The molecular method the Swedish researchers developed is called 5PSeq, is simple to use, and is based on sequencing the messenger RNA (mRNA) that the bacteria break down as they synthesise proteins. The measurements reveal how the bacteria are affected by different environmental factors, such as antibiotic treatments and other types of stress.
“We are confident and hope that this can be one of many tools that doctors need to tackle antibiotic resistance, which is a serious and growing problem,” said principal investigator Vicent Pelechano, associate professor at the Department of Microbiology, Tumor and Cell Biology, Karolinska Institutet in a press release.
Rapid test for clinical use
The researchers tested the method on a total of 96 bacterial species from different phyla in complex clinical samples taken, for example, from faecal matter and the vagina, but also in compost samples. After only a matter of minutes, they were able to see whether or not the bacteria responded to antibiotic treatment; the effect was most salient after about half an hour.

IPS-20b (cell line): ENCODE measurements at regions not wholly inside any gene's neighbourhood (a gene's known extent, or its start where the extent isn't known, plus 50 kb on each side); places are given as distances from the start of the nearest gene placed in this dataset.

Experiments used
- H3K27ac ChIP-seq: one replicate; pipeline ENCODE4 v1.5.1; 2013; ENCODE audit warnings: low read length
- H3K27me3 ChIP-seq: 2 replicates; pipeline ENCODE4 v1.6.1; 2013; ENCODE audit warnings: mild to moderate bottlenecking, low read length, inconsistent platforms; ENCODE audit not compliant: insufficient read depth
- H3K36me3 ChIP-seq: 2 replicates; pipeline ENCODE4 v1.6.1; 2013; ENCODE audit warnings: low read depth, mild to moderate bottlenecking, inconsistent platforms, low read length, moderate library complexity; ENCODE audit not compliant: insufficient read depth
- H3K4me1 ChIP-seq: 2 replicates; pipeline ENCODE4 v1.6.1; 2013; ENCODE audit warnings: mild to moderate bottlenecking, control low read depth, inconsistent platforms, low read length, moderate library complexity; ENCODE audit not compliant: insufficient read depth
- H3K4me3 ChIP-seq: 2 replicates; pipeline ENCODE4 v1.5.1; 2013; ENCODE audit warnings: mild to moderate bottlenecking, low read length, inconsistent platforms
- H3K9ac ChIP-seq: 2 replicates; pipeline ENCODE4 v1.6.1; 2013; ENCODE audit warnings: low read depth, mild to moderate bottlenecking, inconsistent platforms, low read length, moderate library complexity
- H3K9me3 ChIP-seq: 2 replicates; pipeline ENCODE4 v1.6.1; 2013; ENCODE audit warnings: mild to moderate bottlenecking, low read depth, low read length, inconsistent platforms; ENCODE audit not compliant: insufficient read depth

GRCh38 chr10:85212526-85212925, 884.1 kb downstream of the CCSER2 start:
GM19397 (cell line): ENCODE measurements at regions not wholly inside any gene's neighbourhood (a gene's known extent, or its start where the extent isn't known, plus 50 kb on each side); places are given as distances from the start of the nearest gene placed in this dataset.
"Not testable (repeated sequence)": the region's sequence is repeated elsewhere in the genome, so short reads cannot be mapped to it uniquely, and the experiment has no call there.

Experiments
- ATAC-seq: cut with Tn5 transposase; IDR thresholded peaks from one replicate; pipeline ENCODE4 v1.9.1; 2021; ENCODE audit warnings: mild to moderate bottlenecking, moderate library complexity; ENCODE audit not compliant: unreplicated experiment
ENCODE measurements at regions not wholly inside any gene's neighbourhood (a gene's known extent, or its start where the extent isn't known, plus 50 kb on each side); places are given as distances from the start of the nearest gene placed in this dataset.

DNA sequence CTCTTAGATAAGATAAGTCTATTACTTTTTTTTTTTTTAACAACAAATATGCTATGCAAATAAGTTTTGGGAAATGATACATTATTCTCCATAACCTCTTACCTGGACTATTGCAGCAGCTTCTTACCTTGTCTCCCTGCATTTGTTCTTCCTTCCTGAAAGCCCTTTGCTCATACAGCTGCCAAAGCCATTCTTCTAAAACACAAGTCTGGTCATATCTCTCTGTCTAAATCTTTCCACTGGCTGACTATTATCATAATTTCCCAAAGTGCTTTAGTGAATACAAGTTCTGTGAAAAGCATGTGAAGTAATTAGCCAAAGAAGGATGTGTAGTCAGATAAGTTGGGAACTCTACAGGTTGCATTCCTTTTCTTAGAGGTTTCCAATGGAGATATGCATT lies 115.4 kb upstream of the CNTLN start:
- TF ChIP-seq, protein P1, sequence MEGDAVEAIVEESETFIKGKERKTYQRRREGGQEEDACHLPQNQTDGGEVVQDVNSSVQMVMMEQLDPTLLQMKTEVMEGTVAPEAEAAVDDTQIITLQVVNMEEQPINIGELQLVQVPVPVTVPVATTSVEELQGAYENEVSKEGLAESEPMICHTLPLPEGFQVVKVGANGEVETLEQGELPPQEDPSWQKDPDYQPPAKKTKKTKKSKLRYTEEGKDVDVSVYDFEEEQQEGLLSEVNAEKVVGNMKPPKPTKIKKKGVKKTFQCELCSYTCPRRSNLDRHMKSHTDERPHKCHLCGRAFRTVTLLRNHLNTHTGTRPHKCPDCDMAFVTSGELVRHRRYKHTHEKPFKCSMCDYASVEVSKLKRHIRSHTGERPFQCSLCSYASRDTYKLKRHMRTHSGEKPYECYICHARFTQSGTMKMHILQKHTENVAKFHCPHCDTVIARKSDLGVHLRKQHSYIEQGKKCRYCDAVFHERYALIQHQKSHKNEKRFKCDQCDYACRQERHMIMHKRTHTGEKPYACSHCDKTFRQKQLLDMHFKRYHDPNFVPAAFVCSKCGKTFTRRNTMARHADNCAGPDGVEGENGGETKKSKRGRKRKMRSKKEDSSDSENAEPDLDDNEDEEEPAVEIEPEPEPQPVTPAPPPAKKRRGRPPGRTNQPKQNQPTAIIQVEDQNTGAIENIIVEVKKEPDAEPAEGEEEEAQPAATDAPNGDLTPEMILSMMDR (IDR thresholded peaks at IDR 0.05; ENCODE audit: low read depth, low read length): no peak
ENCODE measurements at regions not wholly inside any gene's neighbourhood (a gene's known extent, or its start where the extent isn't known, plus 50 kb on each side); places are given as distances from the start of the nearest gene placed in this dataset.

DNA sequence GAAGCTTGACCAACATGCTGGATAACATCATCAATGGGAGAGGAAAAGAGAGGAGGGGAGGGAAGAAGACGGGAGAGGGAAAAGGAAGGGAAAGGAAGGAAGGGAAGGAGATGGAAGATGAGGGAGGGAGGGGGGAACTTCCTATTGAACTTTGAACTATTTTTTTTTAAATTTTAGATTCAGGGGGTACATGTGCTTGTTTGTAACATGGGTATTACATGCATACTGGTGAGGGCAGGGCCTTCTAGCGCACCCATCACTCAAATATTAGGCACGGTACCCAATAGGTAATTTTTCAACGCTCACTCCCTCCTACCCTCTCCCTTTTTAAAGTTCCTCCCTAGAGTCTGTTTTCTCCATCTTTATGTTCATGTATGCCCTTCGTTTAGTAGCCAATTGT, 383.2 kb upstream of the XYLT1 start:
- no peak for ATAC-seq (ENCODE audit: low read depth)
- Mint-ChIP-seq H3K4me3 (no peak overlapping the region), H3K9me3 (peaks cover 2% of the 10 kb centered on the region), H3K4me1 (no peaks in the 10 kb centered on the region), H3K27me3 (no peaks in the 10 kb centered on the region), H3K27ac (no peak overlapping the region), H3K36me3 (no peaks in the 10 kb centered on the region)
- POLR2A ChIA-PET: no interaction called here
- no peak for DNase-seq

3N Bio is a company that Pelechano and some of his colleagues have started up in the KI Innovations incubator to develop the method and create a rapid molecular test for clinical use. They have now received financing from the Swedish Research Council to demonstrate proof of concept for such a test in collaboration with the Karolinska University Hospital.
“It’s crucial that doctors can quickly find the right antibiotics for seriously ill patients with bacterial infections to reduce the unnecessary use of antibiotics,” says Pelechano. “Current methods of testing antibiotic resistance can take hours or even days, but often treatment needs to be given more promptly than that to avoid serious consequences for the patient. Because of this, a broad-spectrum antibiotic is often prescribed, which increases the risk of resistance.”